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Saturday, 19 November 2016

The Fight for Bolkhov (July 1943)

Following the successful defeat of the German attack on Kursk (Operation Citadel) the Soviet High Command launched the Kutuzov counter-stroke - as planned. Model, the German commander responsible for the force attacking the northern shoulder of the Kursk salient immediately realised that the substantial number of units within the Orel bulge were at risk of encirclement. In particular the 9th Army - exhausted after having been fought to a stand-still in the Ponyri area.

Otrada Station, Orel Oblast, Russia
The 3rd Guards Tank Army launched an attack on an East/ West axis towards Orel on the 16th July 1943. Just five days later the Soviet 2nd Corps had taken the strategically important town of Otrada. In doing so the railway line to the German forces in the vicinity of Plavsk was cut. As the German panzers began to move back across the Oka river bridges in Orel city the situation began to look increasingly desperate for the Germans.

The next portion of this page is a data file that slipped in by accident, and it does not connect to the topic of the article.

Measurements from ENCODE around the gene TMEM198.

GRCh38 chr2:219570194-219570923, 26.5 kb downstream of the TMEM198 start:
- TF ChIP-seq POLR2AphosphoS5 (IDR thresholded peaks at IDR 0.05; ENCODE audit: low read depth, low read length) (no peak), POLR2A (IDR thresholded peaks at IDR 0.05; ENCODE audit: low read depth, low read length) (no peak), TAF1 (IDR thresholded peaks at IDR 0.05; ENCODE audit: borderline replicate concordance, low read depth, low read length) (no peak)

Bolkhov after liberation in July 1943
The same scene in May 2016

Knowing that Bolkhov needed to be held in order to retain control of the north-eastern section of the battlefield and to facilitate an orderly withdrawal to the new constructed Hagen Line at the base of the Orel bulge, Model reorganised his command. Gruppe Harpe was an ad-hoc battle group consisting of the XLI, LII and XXII Corps. Amongst the forces committed to the newly formed battle group were the 9th and 20th Panzer Divisions. (Note: The blue building in the picture above is one of two such blocks built on the site of a wartime German cemetery in Bolkhov).

Capture of Bolkhov Convent on 26th July 1943
The same spot in May 2016

Bolkhov is a beautiful town and we thoroughly enjoyed our stay in what appeared to be an old monastery. The town is dissected by the River Nugr (a tributory of the Oka) and whilst the main road bridge was rebuilt after the war, a second was not and is now marked by a rope bridge. Many of the churches in Bolkhov have been rebuilt and the golden domes are visible for many miles.

View of Bolkhov from the Officer's Cemetery 
T34 (correct vintage) at Bolkhov